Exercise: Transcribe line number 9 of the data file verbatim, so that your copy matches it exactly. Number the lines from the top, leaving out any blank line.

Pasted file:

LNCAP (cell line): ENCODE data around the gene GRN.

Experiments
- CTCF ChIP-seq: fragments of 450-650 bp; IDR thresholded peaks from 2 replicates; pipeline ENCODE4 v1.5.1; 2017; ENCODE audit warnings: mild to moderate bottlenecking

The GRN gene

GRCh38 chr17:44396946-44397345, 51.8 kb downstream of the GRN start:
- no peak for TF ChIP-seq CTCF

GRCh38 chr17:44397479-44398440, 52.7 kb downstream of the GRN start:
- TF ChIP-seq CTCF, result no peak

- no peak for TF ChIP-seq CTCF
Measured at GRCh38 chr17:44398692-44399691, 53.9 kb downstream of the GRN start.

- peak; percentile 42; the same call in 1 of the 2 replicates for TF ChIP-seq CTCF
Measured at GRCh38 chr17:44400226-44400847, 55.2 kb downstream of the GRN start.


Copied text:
- no peak for TF ChIP-seq CTCF